Angkor Wat is the largest religious monument in the world and was built in the early 12th century. The detail on the temple was… well, you really couldn’t get your mind around it really. There are more than 2,000 asparas, or goddesses carved into the rocks. Not to mention the tiny lotus flower carvings. Those would have to number in the hundreds of thousands at least. The detail of this temple really can’t and shouldn’t be downplayed. But, I can’t help but come out of it thinking that Angkor Wat, from a distance, resembles a drizzly sand castle. You know the ones I’m talking about? Where you made sand castles at the beach by just grabbing a handful of sand and slowly letting it drizzle from your fingers, allowing it to build into drizzly, peaked piles? Yeah. I always loved drizzly sandcastles. And I think it’s cool that the world’s largest religious monument reminds me of my childhood. Russell and I spent four hours just at this one temple. (The monkey pictured randomly showed up just as we were leaving Angkor Wat. I hopped up on the ledge of the temple where the monkey was walking and began snapping pics. He just kept coming towards me, and I kept snapping away until he literally just strolled on right around me as if I were some lump of rock in his way. It was funny. I then stalked him paparazzi style and he posed for a couple pics for me before getting annoyed and turning away from the camera every time I pointed it at him. He seemed pretty darn used to, and bored with, humans.)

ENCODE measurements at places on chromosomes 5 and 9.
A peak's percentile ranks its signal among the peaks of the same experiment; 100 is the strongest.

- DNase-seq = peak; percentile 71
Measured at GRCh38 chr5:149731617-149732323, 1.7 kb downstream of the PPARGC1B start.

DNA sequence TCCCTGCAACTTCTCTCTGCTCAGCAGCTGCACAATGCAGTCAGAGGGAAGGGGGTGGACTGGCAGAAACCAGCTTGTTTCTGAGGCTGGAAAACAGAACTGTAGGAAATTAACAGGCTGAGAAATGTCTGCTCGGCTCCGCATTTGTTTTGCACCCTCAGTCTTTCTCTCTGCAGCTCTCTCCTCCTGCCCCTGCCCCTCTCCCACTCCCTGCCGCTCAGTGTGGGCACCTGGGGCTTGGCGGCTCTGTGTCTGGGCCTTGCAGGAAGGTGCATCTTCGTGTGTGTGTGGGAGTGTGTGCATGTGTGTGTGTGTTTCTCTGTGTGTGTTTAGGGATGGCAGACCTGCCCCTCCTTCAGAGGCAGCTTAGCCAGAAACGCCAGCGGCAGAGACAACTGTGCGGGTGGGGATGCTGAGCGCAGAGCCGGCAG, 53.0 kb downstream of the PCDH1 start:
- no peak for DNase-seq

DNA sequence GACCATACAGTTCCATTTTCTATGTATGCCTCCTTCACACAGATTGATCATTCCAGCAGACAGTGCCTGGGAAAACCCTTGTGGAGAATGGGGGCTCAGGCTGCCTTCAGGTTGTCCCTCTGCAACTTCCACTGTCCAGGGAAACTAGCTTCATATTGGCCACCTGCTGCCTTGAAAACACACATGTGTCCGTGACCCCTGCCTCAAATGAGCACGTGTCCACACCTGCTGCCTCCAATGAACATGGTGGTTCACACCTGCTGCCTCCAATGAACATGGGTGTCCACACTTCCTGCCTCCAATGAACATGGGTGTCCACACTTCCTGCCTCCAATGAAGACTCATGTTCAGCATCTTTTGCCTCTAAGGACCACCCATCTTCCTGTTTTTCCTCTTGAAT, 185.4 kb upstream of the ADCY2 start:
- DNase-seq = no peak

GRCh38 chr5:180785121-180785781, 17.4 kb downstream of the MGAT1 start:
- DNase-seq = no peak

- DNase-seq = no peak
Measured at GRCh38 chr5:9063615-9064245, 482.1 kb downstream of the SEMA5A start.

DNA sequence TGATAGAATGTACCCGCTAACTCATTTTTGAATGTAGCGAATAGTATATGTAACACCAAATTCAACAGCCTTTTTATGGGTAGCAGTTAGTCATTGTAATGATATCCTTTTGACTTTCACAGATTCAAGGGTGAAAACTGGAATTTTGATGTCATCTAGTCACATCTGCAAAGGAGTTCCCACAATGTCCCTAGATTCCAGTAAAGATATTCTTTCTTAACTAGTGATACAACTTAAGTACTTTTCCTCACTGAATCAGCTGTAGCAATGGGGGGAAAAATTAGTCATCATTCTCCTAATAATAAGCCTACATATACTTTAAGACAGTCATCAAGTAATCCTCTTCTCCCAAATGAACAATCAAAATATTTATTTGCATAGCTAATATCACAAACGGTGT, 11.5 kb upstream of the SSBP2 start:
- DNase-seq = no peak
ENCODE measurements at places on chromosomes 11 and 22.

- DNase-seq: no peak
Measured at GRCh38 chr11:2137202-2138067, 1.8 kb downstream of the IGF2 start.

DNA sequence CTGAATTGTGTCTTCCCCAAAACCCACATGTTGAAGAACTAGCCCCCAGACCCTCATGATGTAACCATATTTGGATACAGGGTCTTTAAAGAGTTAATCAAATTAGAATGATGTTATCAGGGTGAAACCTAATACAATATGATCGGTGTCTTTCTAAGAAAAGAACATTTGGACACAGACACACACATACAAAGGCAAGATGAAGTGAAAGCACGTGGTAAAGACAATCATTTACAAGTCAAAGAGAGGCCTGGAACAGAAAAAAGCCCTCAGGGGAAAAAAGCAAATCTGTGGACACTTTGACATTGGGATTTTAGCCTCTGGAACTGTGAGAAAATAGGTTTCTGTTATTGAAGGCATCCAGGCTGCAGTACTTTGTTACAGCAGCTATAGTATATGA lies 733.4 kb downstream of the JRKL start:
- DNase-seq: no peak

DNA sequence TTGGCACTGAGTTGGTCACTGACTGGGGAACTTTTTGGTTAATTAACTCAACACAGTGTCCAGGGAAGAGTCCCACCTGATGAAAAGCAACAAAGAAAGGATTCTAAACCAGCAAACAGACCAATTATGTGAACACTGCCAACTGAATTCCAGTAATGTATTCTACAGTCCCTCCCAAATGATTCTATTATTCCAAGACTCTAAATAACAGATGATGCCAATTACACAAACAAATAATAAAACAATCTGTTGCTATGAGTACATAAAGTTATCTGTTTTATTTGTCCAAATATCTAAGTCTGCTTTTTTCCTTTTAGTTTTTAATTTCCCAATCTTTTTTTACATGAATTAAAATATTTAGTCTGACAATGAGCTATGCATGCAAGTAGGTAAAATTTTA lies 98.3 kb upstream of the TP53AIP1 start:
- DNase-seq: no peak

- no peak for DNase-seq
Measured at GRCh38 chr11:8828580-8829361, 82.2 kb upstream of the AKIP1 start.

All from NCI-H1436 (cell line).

Ta Prohm should be recognizable to most. It’s the Tomb Raider temple. I didn’t realize at first that they actually did shoot bits of the film at Ta Prohm and I kept commenting that it looked like something out of Tomb Raider. Well, dur, it is… Apparently, some French colonialists found these ruins pretty much as they are today… totally taken over by the jungle. The roots of these huge strangler figs and silk-cotton trees. I mean really, these trees have completely taken over. Wrapping themselves around the ruined stones and springing up from them as if they were nothing but mere soil. It’s really cool. Too bad it’s all touristy. It would be so cool if you just stumbled upon that in the jungle like the French guys did!